The Algona Upper Des Moines from Algona, Iowa on November 16, 1898 · Page 4
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The Algona Upper Des Moines from Algona, Iowa · Page 4

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Algona, Iowa
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Wednesday, November 16, 1898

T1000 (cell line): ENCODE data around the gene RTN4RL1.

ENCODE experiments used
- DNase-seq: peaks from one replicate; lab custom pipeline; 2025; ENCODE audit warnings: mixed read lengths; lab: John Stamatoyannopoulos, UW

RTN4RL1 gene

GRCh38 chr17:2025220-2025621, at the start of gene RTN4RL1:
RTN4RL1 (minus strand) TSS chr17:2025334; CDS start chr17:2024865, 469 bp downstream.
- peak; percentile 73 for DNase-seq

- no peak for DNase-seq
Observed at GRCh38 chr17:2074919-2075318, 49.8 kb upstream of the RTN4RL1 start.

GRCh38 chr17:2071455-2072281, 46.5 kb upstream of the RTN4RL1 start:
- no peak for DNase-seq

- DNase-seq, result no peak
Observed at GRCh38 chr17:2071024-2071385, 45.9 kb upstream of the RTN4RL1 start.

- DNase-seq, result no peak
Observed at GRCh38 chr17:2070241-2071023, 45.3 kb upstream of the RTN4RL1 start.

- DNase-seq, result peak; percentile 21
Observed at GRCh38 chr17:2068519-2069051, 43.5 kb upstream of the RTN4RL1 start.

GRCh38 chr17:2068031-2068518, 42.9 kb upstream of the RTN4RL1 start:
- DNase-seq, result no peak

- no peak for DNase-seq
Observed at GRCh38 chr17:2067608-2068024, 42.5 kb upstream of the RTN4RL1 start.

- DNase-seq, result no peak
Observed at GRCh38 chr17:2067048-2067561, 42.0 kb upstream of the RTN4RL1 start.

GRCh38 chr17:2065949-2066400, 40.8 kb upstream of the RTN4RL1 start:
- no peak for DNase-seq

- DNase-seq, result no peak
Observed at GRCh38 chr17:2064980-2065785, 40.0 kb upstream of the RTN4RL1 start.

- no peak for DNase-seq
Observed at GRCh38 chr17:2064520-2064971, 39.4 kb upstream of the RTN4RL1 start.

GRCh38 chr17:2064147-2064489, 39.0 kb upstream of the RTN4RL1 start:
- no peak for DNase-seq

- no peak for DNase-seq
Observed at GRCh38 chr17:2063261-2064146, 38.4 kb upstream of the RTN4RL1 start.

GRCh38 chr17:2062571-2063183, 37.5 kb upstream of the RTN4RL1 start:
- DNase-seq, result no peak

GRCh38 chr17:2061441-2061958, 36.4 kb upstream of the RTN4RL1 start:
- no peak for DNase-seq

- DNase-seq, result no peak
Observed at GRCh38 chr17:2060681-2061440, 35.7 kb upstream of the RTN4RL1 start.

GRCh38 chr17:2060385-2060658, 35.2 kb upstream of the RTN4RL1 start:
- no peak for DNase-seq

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THE tPPEH DES MOINES; ALGONA, IOWA, WEDNESDAY, NOVEMBER 16,189& YEAR. * WARREN. to Subscribers. One copy, one year. $1.5 One copy, six months .• 7 One copy, three months 4 Sent to any address at above rates. Remit by draft, inoney order, or express or fler at our risk. Rates of advertising sent on application. The Southern Race War. It is difficult to form an opinion as t •the merits of the race war in Nort Carolina. There are many surface In dications that it is in the main a ne outbreak of old southern intolerance It is easy to understand that the white people want some hand in loca government, and that they could easil. be forced to violence by an organiza tion of the negros. But the facts seem to be that after the darkeys agreed no to name a local ticket they were stil kept from the polls. The whites start •ed out by demanding control of loca affairs, but they ended by declarin that republican congressmen shoul not be elected, and that the darke must be disfranchised. There are several things to be kep in mind in considering race condition in the south. The average souther •white is a swash-buckling bully, proud ignorant, lazy and run to seed. Ever. time a negro is burned the averag southerner shows his true colors. The; have never got beyond the day of th bowie knife and raw whiskey. The, hve never maintained schools, and d not now. No northerner can visit th average southern town without believ ing that the darkey, if he did notbette local conditions, could at least mak them no worse. All the white blooi that amounts to anything in the south today, among the average classes comes from the north. The white •who arm as they did on election day i North Carolina to shoot darkies are i set of worthless, whiskey drinking cock-fighting, ignorant remnants of th before-the-war bogus southern aristoc racy. The northern soldier boy wh met them at Camp Thomas, sized them up. They are withal a set of coward also, for several southern states had t come north to get men enough to fil their quota in the army. On the other hand the souther darkey has not much to recommen him.. The northern men who go soutl soon discover that. But several thing are to be said for the darkey. Th chief schools of the south today ar darkey schools. Booker T. Washing ton is the best known educator south o Mason and Dixon's line. The negr goes to school and supports schools and a greater improvement has neve been made in one generation by an race. The negro also is tractable. I those southern states where the white show any consideration for him the have no trouble in maintaining th supremacy of intelligence. He is not dangerous political organizer, and ha never demanded anything but a fai recognition of his legal rights. It i the arrogant, domineering, slave driv ing spirit of the southern whites tha leads to negro supremacy. The negr is brave. Out of the late war th Bough Riders and the negro regiment divided the honors for unflinching courage. Out of that war has been born a new respect for the black Amer ican citizen. It may be possible that local condi tions in some North Carolina countie warrant the whites in organizing along race lines for local control. But nc conditions can warrant an organize! white effort to prevent the negro from exercising his right of franchise in na tional affairs, and no conditions can make tolerable for a moment an armec mob at the polls for the purpose o coercing or intimidating any American citizen. Congress cannot pass a " forci bill" too quickly nor marshal troops a ...southern polls in too great numbers i -the North Carolina movement is any thing but a temporary outbreak of mob Violence. ___________ An Endorsement of the President The election is merely an expression of the opinion of the American people of Wm. McKinley. Local conditions and candidacies and grievances have .all affected, local majorities, but the unusual thing of an administration •winning out in its second year is merely a " well done" officially inscribed and delivered at the executive mansion with the people's best bow. THE Cedar Eapide Republican says THE UPPER DBS MOINES is afraid of the word "gold." What THE UPPER DES MOINES is afraid ol is the crowd of Cleveland mugwumps who, having wrecked their own political party, tried at the St. Louis convention and have been trying since to persuade republicans to repudiate their past record. THB UPPER DBS MOINES is not yet ready to trade off, the services or advice of men like Alliwn, Sherman, Elaine, McKinley, etc., etc., to take up with the discarded remnants of Grove? Cleveland's political wisdom. The re* publican party ha? always been for gold, and under the wise leadership of its own utateemen has been able to maintain the. public credit, and retain tUe public confidence. The "gold" of fee Cleveland mugwumps \ the republican party as the pin saved the boy's life " by notswallerwin' of it.' If, however, all the Republican mean by " gold" is the adoption of such leg islation as may be needed to make al our money interchangeable with gold no matter who is secretary of the treas ury, and the adoption of such legisla tion as will break the endless chain i the use of our greenbacks there is n debate whatever between it and TH: UPPER DES MOINES. This comim Congress should attend to both thes matters promptly, and undoubted! will do BO. THE Sioux Rapids Republican at tributes Judge Quarton's falling off k his decision in the Helsell-Hoskins li bel suit. It says he lost 1,500 votes o that account. As that covers the de fection, it leaves nothing for the Cour ier to claim on account of its long-to be-remembered guttersnipe on "blu sky." But the best verdict on th Courier's campaign is the vote in Pal Alto. Palo Alto is in many ways ou nearest neighbor, knows our politics the Courier, and Judge Quarton. N prominent citizen or lawyer had an grievance on account of some decisio of the court against him, and every body was impartial. In Palo Alt Judge Quarton Is one of the few repub lican candidates for judge to eve carry the county In a contest, in fac unless Judge Carr was so honored, w believe the only one. ED. BAILEY devotes a column in hi Britt Tribune to proving that the pub lie has nothing to say about how a ma shall conduct his business. But only few weeks ago Bro. Bailey was appea ing to Algona to have his bus fare re duced when he comes to to.wn. Wh, is it, by the way, Bro. Bailey that cltie regulate hack fares? Does not th man own his own horse and wagon why can not he charge what he pleases and if the passenger does not like th price is he not at liberty to walk? An this, by the way also, is not a moder development of " socialism" and " pop ulism." Regulating hack fares, hole charges, ferry tickets, etc., is as old a the common law. "Public tribunal be d d" sounds like the vigorou assertion of Anglo-Saxon individualism but history proves that the centra feature of Anglo-Saxon developmen has been the public tribunal, and tha no other race has so strongly insiste upon having all business conducted i the public interest. This is a good fac for those who want to defeat socialism and populism to keep in mind. Reas enable public regulation is the bes pre ventative of unreasonable public reg ulation, while failure or refusal to d anything at all is the best method ther is for reaching the opposite extreme. NEWS AND COMMENT. The circle on the official ballot shoul be removed. The Chicago men who have name Roosevelt for president in 1904 may not b bad guessers. His great victory ove Tammany in a desperate fight makes him more than ever a national figure. He i bound to grow in public esteem for hi faults are all known. There is no dange of the new developements that kill so man political prodigies. Roosevelt is honest aggressive, fearless, outspoken, determined He is moreover a man of education, of hig ideals, of liberal views. He has a grea future in American politics because hi personality appeals to all classes. Th cowboy of the plains and Dr. Parkhurs can honestly unite in rejoicing in hi victory. The State Register says Iowa's voici "is for the establishment of the gold stand ard principle in the laws of the nation.' The Register would be move accurate if i said "maintenance" in place of "establish ment." The republican party "estab llshed" the gold standard principle when i resumed specie payments in 1879 and ha maintained it already 20 years. If, as som believe, any new legislation is needed tc further maintain this principle in case of sweeping silver standard victory in 1900 Iowa's voice is for such legislation. Bu able statesman say that with our laws as they now are the parity with gold could no be broken by a silver president, until silvei legislations had been enacted. IN THIS NEIQHBORHOOD. John Conner, the LuVerne pioneer, Is going to Texas for the winter. His two daughters go with him. Emmetsburg Democrat: Mr. and Mrs. F. E. McMahon spent Sunday with Mr. and Mrs. McMahon of Algona. West Bend Journal: Miss Vera Yetter of Algona was a guest at the Frost home here several daye- last week. Fred Corey tells the Britt News that t's possible for the bicycle to beat Dick Turpin in a five mile race but mrdly probable. Jas. Struthers died at West Bend Nov. 5, aged 66 years. He was one of he pioneers. His brother Robert died a few weeks ago. The Whittemore Catholics are great y pleased with their new pastor. The Dmmeteburg Democrat hears a'number >f favorable reports concerning him. The report just received from the Tnited States bureau of agriculture gives Iowa a yield of 32 bushels of corn >er acre, a total of 268,672,000 bushels or the state. Capt- Geo, W. Bell, well known, Jn hep years in Algona, sends Dr. Me- ioy a late number of the Australian ia.! Advertiser, a monthly publi- devoted to the commercial and Interests of the country. Cnpt. Bell was appointed consul in 1893 and at the request of American residents In Sidney and the business men of the city, President McKinley has continued him in the position. He has proved himself a very popular and useful representative, and has done much to increase and enhance the commercial relations of both countries. F. S. Standring left Corwith for the Hawaiian Islands on last Thursday, where he expects to remain for an indefinite lime. He is general agent for a Des Moines type writer. Here is an item for Algona readers from the Estherville Democrat: Chas- Kraft has rented rooms in the old Allen house and will keep bachelor's (?) quarters the coming winter. Rev. Boardman, who went from Humboldt to Webster City to fill the Congregational pulpit, has resigned. He was an applicant at Algona when Rev. Sinclair was chosen. The fixtures of the Algona normal school business department have been taken to Humboldt to be used In the schofll there. There were two wagon loads of desks, offices, and railing. Merchants at Estherville are putting in kerosene lamps again. They claim that the electric light dynamo Is overloaded and the service poor. Algona puts in a big enough dynamo and other machinery in like proportion. A cheap electric light plant is a nuisance. An amusing experience in Judge Quarton's court at Estherville is told by the Democrat: A young Dane, who had come to the conclusion that he wanted to become an American citizen, was up before the judge to be naturalized. After questioning him and becoming convinced that he was elegible to become an American citizen, the judge incidentally put the question: " Is Denmark a republic or a kingdom?" The young fellow after study- Ing a few moments replied: " Neither one Your Honor, he is a democrat." The judge drew a long breath which was as much as to say, " Another vote fc" Sullivan." FOLITIOAL NOTES. Senator Gray, who is in Paris on the Deace commission, will not be returned from Delaware. He was a radical anti- expansionist. It is estimated that $500,000 changed hands in New York on governor. Croker, the Tammany boss, loses $50,000, and the democratic club, Croker's own organization, lost §200,000. Jacob Field is said to have won §55,000. Gov. Tanner of Illinois won a big vindication for his course in the Virden coal mine strike. The Chicago papers have been almost unanimously against him, but the republican ticket gets a majority that has only been equalled in Illinois twice in 18 years. Gov. Pingree, of potato fame, won a wonderful victory in Michigan. Pingree is a fighting anti-corporation man and is hated by many republicans as well as democrats. But he not only compelled his nomination but beat all precedents at the polls. He is likely to unseat Senator Burrows with a man of his own named Pack. The free silver issue was fairly tested in the Omaha congressional district. Hitchcock, editor of the Times-Herald, the Bryan paper, was the fusion candidate. He made 16 to 1 his hobby, and Bryan. Senator Allen, and the rest focussed their efforts in his behalf, but he was beaten. The defeat of fusion in Bryan's state ends the silver craze. Republican control of the senate is assured after March 4, for the first time since 1893, and by a. majority so large as to make extremely improbable its being changed for at least four years, exceptas the result of a democratic landslide in 1900. With the Oregon vacancy filled the republicans have in the present senate 44 votes. They gained directly from the democrats the states of New York, New Jersey, Delaware, Maryland, Indiana, West Virginia, Wisconsin, California, and North Dakota, making the republican membership fifty-three, or a clear majority of sixteen. SOME CONGRESSIONAL CHANGES. " Sockless" Jerry Simpson was beat en. The republicans get seven out o eight congressmen in Kansas. Chas. A. Towne, the ablest fre silver man, was beaten again in Min nesota. He claimed the election up to the last minute but the returns gave Page Morris the seat. Towne was seceding republican. This second de feat ends his political career. Jos. H. Walker, head and front o the bank money advocates in congress was defeated in the strongest republi can district in Massachusetts for re election. Walker has been chairman of the money committee, and the Me Cleary bill for retiring the greenbacks was often called the Walker bill although as finally drafted Mr. Walker was much opposed to it. Walker's de< feat was a great surprise. It takes one of the best known and ablest "currency reform" men out of congress. NEWS NOTES. There are now 1,002 creameries in Iowa, against 945 in 1897 and 811 in 1896. The production of gold for 18,97, as already announced by the director of the mint, was • $237,504,800, or more than double the production of the world as ate as 1888. The production of 1898 will reach $275,000,000, and the produc- iion of next year will probably exceed $00,000,000. The consumption of gold n the arts throughout the world is about $60,000,000 a year, which will eave $215,000,000 available for mone WEAVER'S MAJORITY, 766, WINS HONORS IN LATE ELECTION. Balance of the County Ticket Is Not Far from the Same Figure— The Official Count. Following is the official vote of Kossuth county by townships on secretary of state, congressman, and judges, as counted by the supervisors Monday On the state ticket the republican ma jority is 623 over all, as against 216 las year and 1,001 in 1896. It is a fair average and represents very nearly the real majority in the county, probably Congressman Dolliver r,an 60 votes behind Dobson. That is a remarkably light falling off all things considered In Harrison township alone he lost li of them, owing to local contention and Anderson's canvass among his fellow countrymen: STATE AND CONGRESSIONAL. Precincts. Algona—First ward.. Second ward , Third ward Fourth ward Burt Buffalo Cresco • Eagle Fenton Greenwood German Garfleld Germanla Grant Hebron Harrison..: Irvlngton Lotts Creek LuVerne Ledyard Lincoln Portland Plum Creek Prairie Ramsay Rlverdale Seneca Sexton Swea Sherman Springfield Union Wesley Whlttemore Totals. 102 109 00 101 141 41) 03 12 50 1«B 22 20 73 28 48 85 44 27 80 . 52 21 07 47 20 39 20 48 17 59 30 33 40 157 116 2,046 17 42 50 37 53 20 21 4 00 143 28 42 43 19 7 55 25 05 34 32 8 12 32 60 31 75 47 18 18 40 34 31 03 97 1,390 102 105 55 08 130 413 03 12 50 130 21 27 73 2 47 72 45 20 80 45 22 07 45 10 38 20 47 17 54 35 32 40 155 108 1,080 2 4 0 3 5 2 2 0 14 2 4 4 2 2 0 3 3 1 3 0 3 7 4 1 2 5 3 3 0 10 1,40 Scattering—Secy or State: Malcom Smith 28; A. C. Swanholm, 1; R, M. Daniels, 4 Congressman: A. Norellus, 5; P. J. Shaw, 83 Dobson's majority, 023. Dolllver's majority, 400. JUDICIAL. The following table shows the vot on the judgeship by townships. Hel sell ran ahead of Quarton in Kossuth and Quarton ran as much ahead of He! sell in Buena Vista, This shows tha each was the victim of a bitter persona local fight. With it all, howevei trades, lies, guttersnipes, and persona letters Judge Quarton ran only 21 votes behind the head of the ticket: Precincts. ;ary uses 01899. this year, and $240,000,000 To California, Attention is called to the excellent ervioe of the Northwestern line to California and the favorable rates which have been made for single and 'ound trip tickets for this season's ravel. Best accommodations In first- lass or tourist sleeping cars, which un through every day in the year. 'ersonally conducted tourlstoar parties very week to California and Oregon. Choice of a large number of different outes without extra charge. Partio- lars cheerfully given upon application o agents Chicago 1 '& North western ail way or connecting Unes.-84t8 Algona—First ward.. Second ward Third ward Fourth ward Burt Buffalo Cresco Eagle Fenton Greenwood German Garfleld Germanla Grant Hebron Harrison Irvlngton Lotts Creek LuVerne Ledyard Lincoln Portland Plum Creek Prairie Ramsay Rlverdale Seneca Sexton Swea Sherman Springfield Union Wesley Whittemore Totals , 83 00 52 82 118 40 02 11 48 131 18 20 00 24 48 75 41 24 84 47 21 00 38 14 30 23 44 10 42 29 29 43 143 101 1,831 35 02 03 03 77 33 21 "o 04 152 33 44 50 22 0 07 28 08 30 38 0 13 41 70 35 79 52 19 30 57 30 30 82 112 1,048' 00 104 57 91 131 40 03 11 50 132 21 27 71 25 48 70 42 20 83 47 21 07 45 19 38 25 45 17 57 34 31 44 155 108 1,050 5 2 0 3 3 1 3 0 3 7 5 1 2 5 3 3 0 10 1,45, Quarton's maj., 173. Helsell's maj., 501, THE COUNTY TICKET. Mart. Weaver Heads the List, Bu All Have BlR Majorities-Amendment Gets a Small Vote. M. P. Weaver wears the honors o the election. The official count gives him 706 majority, which speaks for hit, popularity. It is one of the big ma jorities in our county history. C. F Lathrop of Whittemore proved to be n runner also, getting 611. All the county majorities are big, and a good lot o men won them. The surprise of the election is the vote on the amendment. Only 787 votes were cast, a little more than Al gona's full vote. This vote shows how futile the so-called referendum is. No measure has ever been submitted to direct vote in Kossuth except the prohibitory amendment, that received enough votes to furnish a basis even for a guess. The vote on the amendment is absurdly small, considering the importance of the measure. The official count made by the board is as follows on the' county ticket: For County Attorney— B. JMcMahon Herman Ranteow For County Auditor— M.P. Weaver, (rep.) .......... ............ s.009 S. E. Davenport, (dera.) ................... i 333 Weaver's majority 706 For Clerk of Courts— J-B. Carr, (rep.)..... 3,016 J. 0. Johnson, (dem.) 1,425 '601 (ven.) .................... 8,028 MU Cai'r's For County, C. P. Latbrop, M. J, Walsh, ' Lathrqp's majority ail For Supervisor— 0. S. Pendleton, (rep.) 1,005 • G, Seymove, (4em.) 1,437 Pendletpn'B majority ....... .......... 538 413 374 Vote }ii 1807. Following was the vote of last fall for governor la each precinct in Koseuth county. It is especially interesting by way of comparison with the vote of 1898. The total was 4,169: Algona—First ward... Second ward Third ward Fourth ward Hurt Buffalo Cresco Eagle Fenton Greenwood German Garfleld Germanla Grant Hebron Harrison Irvlngton Lottg Creek LuVerne Ledyard Lincoln Portland Plum Creek Prairie Ramsay Rlverdale Seneca Sexton Swea Sherman Springfield Union Wesley Whittemore Totals 95 119 66 115 141 42 74 15 51 119 25 27 33 45 112 69 32 9 44 29 86 61 14 40 30 19 05 44 25 2,189 35 41 84 60 99 60 39 11 71 157 61 51 3 26 10 43 43 85 59 59 15 31 52 97 5 87 60 20 2 55 38 49 100 11 1,923 THE NORTHWESTERN LINE. Notes From All Alone the 1'roposec Lino Between Deiilson and Al fionn. The latest developement in connec ticn with the Northwestern railwa, building is the new line that is tc parallel its present line from Missour Valley to Denison. It has bought th right of way already and will run a lin from Mondamin, about 15 miles north of Missouri Valley, up the Soldie; creek to Ute, then turning east cu into the new line between Denison anc Wall Lake. The line will be about 12 miles from its present line all the way It is said there are some coal mine out in that section that it wants t reach. STOPPED AT POCAHONTAS. Rolfe Reveille: The surveyors on the proposed railway from Sac City t Algona struck Pocahontas last week They have returned to Sac City fo some reason. It is said they made i permanent survey. PUSHING THE GRADING. Wesley Reporter: Actual work on the Northwestern from Sac City head ing for Algona has been in progres for some time. A gentleman who re cently was in Sac City says they an pushing the work as fast 'as men and machinery can make it. NOTHING NEW TO REPORT. Odebolt Chronicle: There is nothing new to report in the way of railroai news. The graders are'pushing worl between Wall Lake and Denison on tb< Northwestern survey, and the survey ors are still at work on the line be tween Sac City and Algona. A BUSY SCENE. Sioux CITY, Nov. 7.—The route alon b the line of road which the Chicago & Northwestern proposes to build from Denison to Algona presents a scene o great activity these days, according t the stories of men who have been i: that section recently. There is n doubt now of the North western's in tention. A dozen grading camps ar stationed along the line of the survey There are three between Deiiison anc Beloit. Six carloads of grading ma chines were unloaded Sunday at Deni son, and now gangs of graders arear riving there daily. Half the popula tion of the town went out north of tha town Sunday to take a look at th camps. MEAN BUSINESS. Fonda Times: The Chicago & North western railway surveyors returnee from the north, and yesterday run an other line through the city almos parallel with the one of last week, vary ing enough to skip some of the houses and crossing the I. C. only 25 feet eas of the survey made last week. Th< present survey is of a more permanen character, and looks as though thei mean business. HAVE REACHED POCAHONTAS. Pocahontas Record: TheNorthvvest ern surveyors reached this place on Saturday, running a line through the west part of town. The line passes west of Nick Stelpflug's house and runs through the houses of Mr. Hronek, Sr, John Stegge and Jack Ryan. It is probable that when the line is locatec it will be about 300 feet west so as to miss those houses. The surveyors lefi on Monday morning and completed the survey to Reubens. On Tuesday the surveyors will commence locating anc correcting the line and expect to have it all located this week. A DOUBLE TRACK ROAD. The Northwestern has a double track now from Chicago to Tama City. A big . force is now working betweet Tama and Marshalltown. A double track will soon reach to Ames, CAN AFFORD TO BUILD. The Iowa railway commissioners' report is out. .It shows the Northwestern one of the best managed roads in the United States. Last year its Iowa business was $9,364,232, and expenses $5,274,113. The total freightage carried by the company in Iowa alone last year was 1,758,738 tons, a big gain over any previous year. The road has 195 stations in the state and 1,586 miles of road. There are 5,129 employes, and She total compensation paid for wages Is $3,187,507, an increase over former years. Station agents average $1.99 per day, engineers $3.58, firemen $2.17, and conductors $3,27. The average daily wages for all employes is $1.99. The average rate of passenger fare charged was 2.01 cents. There were 85,755 cars equipped with automatic couplers, in accordance with the law. Wants 80,000 Circulation, The Des Moines Daily News, the only >K nnn ftl i v a *, he r°, I>ld ' has Passed the i5,uuo mark in circulation and is now mak- S£ ft 58?°'$ efforfc *? ^crease its list to 80,00, The News publishes the associated arose dispatches and telegraphic markets ame as the hierh-prioed dailies. PriceV a •ear, 75 cents for six months, 50 cents for h }'?^ m 2P tns v ^ oents for one month Address TBE Niwa, Des Moines, Iowa. -^MEMBER our " Cannon Chop" tea t the old price, only 60o a pound. M, Z. GROVE & ~ BIG FIGHT IS IK HANCOCl EFFORTS TO GET ELECTION GALLED Amsterdam Township the Scene of a Hot Contest Over Voting Tax for the Belmond Line. Interest in the Belmond road bow centers in Amsterdam township Han cock county. The Britt people'have had an election called for this combe Saturday evening, to get a vote in favor of what is known as the " Slipnerv Elm" road, which they claim will run north from Alden through Britt. The Belmond promoters have an election called for Nov. 29, to vote on a tax for the Algona line. Both sides are making a hot canvass of the townshin Friday evening the Belmond people have a meeting of the townshin callnd at which the whole, matter will be dts cussed. It seems probable that the Slippery Em project will be defeated and the Belmond accepted. . WHAT THE "SLIPPERY ELM" is The Slippery Elm railway runs from Eldora Junction on the Tama line of the Northwestern up to Alden, a distance of about 30 miles. It is reallv a little Northwestern feeder, has onlv one or two engines and ten or twelve cars. Many years ago it was projected up through Hancock county, a tax was voted, and the grade made, but no iron was ever laid, and "Slippery Elm" has been a by-word ever since. The claim is now that the Northwestern owns the line and is really planning to push it If this is so it is singular that a tax is asked, as the Northwestern has not taken a tax in many years. It is also singular that an election should be called in the one township the Belmond extension runs through, and not all along the line. The Britt News says, however, that other elections will be called at on'ce: "Elections will be called in all the townships along the proposed route, including Britt, and the deal rushed to a conclusion as fast as possible. President E. S. Ellsworth, who has the promotion in charge, is in Chicago this week arranging the preliminaries of the matter, and upon his return active work will be resumed." If the road is built it will run through Clarion in Wright county, and the Monitor says: "There is good reason for believing arrangements have been made whereby the Chicago & Northwestern will stand behind the Chicago, Iowa & Minnesota Railway company in their efforts to extend that line northwest form Alden to this point and thence in a northwesterly direction to an east and west main line of the Northwestern in Minnesota. TO VOTE IN PRAIRIE. The petitions for an election to vote for the Belmond were largely signed in Prairie and the the election will be called Nov. —. There is some slight opposition to the tax, for a few fail to realize that with the activity along the new line in Hancock the Belmond may be scared out yet, especially if every township to be benefitted does not respond promptly. If the "Slippery Elm" should go north through Hancock, and such townships as Prairie not vote the tax in Kossuth the Belmond may not be built at all, and not only Prairie but Corwith will be killed for all time. CORWITH IS AT WORK. The Corwith people realize that their salvation depends on getting the Belmond extension. If it should not be built and the the " Slippery Elm" should go up a few miles east of them to Britt, they would be hopelessly cut off. Their election comes Nov. 23. THE IOWA CENTRAL A GOOD ROAD. The railway commissioners' report, ]ust out, shows that the Iowa Central is ahead for the past year $94,999. The Central operates 415 miles of road in the state, maintaining 75 stations thereon. There are 1,556 men employed to do the work, the total yearly wages for the same being $516,687. Of the 12 months August was the best for passenger business,, total earnings for that month being $34,574; October was a winner in freight receipts, the amount for that month being $161,650. SOME OPERA HOUSE ATTRACTIONS Manager -VVadswortb. Has a Pine List of Entertainments Booked for tne Winter. After the Howard concert, which will be one of tfcepleasantest entertainments ever given in Algona, the bookings of the opera house promise a winter of good theatricals. ' Manager Wadsworth has the following companies engaged, all the best in their class: Dec. 2, Spedon, the sketch artist and caricaturist. • Deo. 6, Uncle Josh Spruceby, a home drama. Jan. 6, Maro, the famous magician and shght-of-hand man. Jan. 16, Cameron Concert company, one of the best in the United States. Feb. 3, The Royal Hussar Feb. 17, Zola's Magic Queen. A number of other first class attractions are being corresponded with and will be announced in due season. State Teachers' Meeting The state teachers' meeting comes at Oes Moines, Dec. 27-29. It will be the forty-fourth annual session, and a big program is prepared. Prof. Spencer is on for a paper on "The True Spirit of the Child Study Movement." Among others on the program are Supt. Mc- tfahon, Lawyer McMahon's brother roin Carroll, who presides at the meet- ng that discusses "The County Normal Institute. Mrs. Ellen Reed, county superintendent in Clay, who was formerly on Algonian, discusses '• Helping Teachers, by Personal Influence, by Recommendations." Miss Emily Reeve, county superintendent in Franklin, also an old Algonian, discusses "The Culti- ation of Public Sentiment, by Visita- Wi , b y Educational Meetings, by chool Libraries." *!"">.'. ,.._. ..LI, U..,^|IJ.I«(PJ il jiiiJ,l,LJWi.wi! THE Mason City Brick,and Tile Co. makes the best drain tile and hollow building tile in the world and lowest prices. F. Q, £. any station. ,